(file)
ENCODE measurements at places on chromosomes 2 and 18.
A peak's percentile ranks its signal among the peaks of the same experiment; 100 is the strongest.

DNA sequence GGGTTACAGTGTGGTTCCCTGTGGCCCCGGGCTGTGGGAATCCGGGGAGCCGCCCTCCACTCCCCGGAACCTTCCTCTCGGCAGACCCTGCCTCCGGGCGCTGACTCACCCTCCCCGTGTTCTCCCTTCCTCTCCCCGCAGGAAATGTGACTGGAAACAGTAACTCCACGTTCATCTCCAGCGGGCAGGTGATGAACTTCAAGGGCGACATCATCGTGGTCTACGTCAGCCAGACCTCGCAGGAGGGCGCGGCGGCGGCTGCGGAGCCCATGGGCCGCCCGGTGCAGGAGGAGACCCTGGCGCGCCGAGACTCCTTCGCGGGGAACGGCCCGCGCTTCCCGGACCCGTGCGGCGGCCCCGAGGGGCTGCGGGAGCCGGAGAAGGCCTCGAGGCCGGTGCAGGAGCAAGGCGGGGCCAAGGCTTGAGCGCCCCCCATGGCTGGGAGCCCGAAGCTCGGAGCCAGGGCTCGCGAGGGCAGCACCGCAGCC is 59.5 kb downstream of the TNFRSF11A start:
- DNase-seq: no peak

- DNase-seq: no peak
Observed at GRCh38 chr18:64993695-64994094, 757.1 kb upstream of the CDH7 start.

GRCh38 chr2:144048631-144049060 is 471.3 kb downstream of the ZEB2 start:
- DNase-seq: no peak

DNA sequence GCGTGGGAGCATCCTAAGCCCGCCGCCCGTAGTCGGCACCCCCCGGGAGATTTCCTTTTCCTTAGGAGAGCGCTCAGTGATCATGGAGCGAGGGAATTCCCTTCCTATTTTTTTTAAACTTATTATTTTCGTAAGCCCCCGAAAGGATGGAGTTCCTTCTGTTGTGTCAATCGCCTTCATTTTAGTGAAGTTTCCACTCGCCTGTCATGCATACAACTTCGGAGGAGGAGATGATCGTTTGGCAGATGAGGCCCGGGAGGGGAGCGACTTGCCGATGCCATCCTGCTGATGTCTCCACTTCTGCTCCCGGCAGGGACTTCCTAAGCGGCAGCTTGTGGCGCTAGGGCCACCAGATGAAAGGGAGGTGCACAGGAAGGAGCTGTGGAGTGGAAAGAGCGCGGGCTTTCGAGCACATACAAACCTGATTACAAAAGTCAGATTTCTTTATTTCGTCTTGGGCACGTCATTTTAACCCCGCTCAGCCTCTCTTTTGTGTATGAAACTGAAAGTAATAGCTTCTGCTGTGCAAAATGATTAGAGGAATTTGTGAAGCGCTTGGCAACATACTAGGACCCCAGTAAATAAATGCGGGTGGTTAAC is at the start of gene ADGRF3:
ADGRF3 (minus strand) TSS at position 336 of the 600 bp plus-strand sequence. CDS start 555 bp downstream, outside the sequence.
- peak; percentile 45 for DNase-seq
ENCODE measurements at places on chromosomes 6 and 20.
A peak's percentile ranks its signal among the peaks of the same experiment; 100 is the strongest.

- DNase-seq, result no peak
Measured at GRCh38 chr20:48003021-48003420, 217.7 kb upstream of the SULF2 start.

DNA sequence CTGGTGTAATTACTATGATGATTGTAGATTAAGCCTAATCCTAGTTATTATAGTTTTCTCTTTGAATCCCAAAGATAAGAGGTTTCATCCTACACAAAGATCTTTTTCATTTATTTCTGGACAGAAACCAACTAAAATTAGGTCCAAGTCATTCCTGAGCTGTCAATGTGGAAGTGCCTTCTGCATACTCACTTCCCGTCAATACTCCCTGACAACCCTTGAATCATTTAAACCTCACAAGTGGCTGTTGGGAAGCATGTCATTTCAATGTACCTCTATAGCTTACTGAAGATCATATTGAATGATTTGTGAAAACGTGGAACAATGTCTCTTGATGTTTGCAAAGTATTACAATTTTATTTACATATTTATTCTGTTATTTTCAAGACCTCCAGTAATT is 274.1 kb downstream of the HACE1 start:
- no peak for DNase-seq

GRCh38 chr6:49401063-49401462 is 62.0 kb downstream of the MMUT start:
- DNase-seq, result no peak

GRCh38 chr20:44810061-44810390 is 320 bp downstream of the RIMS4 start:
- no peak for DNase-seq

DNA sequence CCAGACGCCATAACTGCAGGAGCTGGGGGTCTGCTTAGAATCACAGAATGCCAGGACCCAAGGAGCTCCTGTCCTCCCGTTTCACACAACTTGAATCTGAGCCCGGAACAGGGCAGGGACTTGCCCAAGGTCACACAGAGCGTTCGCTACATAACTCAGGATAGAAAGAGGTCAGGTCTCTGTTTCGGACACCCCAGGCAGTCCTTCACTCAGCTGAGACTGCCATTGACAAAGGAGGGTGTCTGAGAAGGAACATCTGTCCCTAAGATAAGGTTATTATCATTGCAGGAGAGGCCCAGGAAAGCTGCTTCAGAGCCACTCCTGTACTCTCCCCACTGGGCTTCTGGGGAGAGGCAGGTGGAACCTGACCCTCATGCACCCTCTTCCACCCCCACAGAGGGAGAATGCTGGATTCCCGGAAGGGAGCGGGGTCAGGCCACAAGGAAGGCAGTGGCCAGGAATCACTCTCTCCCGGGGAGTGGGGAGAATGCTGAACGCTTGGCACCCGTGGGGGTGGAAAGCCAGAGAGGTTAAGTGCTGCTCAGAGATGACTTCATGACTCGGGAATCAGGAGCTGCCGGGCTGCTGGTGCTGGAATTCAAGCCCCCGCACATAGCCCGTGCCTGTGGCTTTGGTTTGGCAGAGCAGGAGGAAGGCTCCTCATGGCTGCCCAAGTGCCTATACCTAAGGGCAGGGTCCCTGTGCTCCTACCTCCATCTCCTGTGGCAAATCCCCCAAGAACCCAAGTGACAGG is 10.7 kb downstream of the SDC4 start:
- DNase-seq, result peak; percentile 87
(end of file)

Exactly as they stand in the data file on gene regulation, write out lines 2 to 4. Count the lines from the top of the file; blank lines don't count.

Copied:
A peak's percentile ranks its signal among the peaks of the same experiment; 100 is the strongest.

DNA sequence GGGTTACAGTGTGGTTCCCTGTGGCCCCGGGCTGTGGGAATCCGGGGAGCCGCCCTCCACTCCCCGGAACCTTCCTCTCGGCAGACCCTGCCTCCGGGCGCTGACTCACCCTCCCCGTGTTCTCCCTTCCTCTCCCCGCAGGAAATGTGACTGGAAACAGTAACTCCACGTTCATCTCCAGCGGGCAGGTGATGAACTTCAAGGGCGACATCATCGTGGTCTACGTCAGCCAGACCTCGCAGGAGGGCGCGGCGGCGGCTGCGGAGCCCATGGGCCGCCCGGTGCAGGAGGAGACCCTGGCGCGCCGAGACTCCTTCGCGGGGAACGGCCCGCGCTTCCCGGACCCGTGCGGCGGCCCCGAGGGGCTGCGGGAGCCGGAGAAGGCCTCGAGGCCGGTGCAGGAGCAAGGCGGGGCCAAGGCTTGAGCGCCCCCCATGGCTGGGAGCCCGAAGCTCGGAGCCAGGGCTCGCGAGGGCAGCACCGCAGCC is 59.5 kb downstream of the TNFRSF11A start:
- DNase-seq: no peak